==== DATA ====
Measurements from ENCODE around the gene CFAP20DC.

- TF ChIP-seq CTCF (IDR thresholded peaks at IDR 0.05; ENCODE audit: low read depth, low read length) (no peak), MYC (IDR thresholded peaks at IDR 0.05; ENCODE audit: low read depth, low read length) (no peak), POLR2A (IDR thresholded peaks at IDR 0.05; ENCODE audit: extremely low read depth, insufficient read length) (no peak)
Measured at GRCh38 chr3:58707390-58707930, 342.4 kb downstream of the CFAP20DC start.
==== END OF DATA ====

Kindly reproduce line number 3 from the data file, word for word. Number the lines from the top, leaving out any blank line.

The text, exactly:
Measured at GRCh38 chr3:58707390-58707930, 342.4 kb downstream of the CFAP20DC start.